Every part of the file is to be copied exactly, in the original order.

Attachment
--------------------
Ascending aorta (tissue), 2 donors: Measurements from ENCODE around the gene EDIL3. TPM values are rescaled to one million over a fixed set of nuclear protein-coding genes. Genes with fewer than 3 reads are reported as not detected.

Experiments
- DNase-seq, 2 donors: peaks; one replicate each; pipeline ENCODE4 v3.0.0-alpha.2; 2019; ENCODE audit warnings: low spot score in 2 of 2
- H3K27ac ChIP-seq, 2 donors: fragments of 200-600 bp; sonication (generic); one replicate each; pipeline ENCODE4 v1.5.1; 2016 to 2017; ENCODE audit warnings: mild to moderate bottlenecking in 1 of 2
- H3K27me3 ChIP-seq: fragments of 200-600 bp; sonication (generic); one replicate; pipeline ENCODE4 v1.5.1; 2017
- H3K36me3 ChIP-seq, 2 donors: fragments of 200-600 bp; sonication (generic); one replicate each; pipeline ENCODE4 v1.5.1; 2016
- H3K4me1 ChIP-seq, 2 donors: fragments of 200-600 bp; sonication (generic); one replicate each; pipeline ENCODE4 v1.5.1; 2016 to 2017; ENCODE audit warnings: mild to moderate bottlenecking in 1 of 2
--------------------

Ascending aorta (tissue), 2 donors: Measurements from ENCODE around the gene EDIL3. TPM values are rescaled to one million over a fixed set of nuclear protein-coding genes. Genes with fewer than 3 reads are reported as not detected.

Experiments
- DNase-seq, 2 donors: peaks; one replicate each; pipeline ENCODE4 v3.0.0-alpha.2; 2019; ENCODE audit warnings: low spot score in 2 of 2
- H3K27ac ChIP-seq, 2 donors: fragments of 200-600 bp; sonication (generic); one replicate each; pipeline ENCODE4 v1.5.1; 2016 to 2017; ENCODE audit warnings: mild to moderate bottlenecking in 1 of 2
- H3K27me3 ChIP-seq: fragments of 200-600 bp; sonication (generic); one replicate; pipeline ENCODE4 v1.5.1; 2017
- H3K36me3 ChIP-seq, 2 donors: fragments of 200-600 bp; sonication (generic); one replicate each; pipeline ENCODE4 v1.5.1; 2016
- H3K4me1 ChIP-seq, 2 donors: fragments of 200-600 bp; sonication (generic); one replicate each; pipeline ENCODE4 v1.5.1; 2016 to 2017; ENCODE audit warnings: mild to moderate bottlenecking in 1 of 2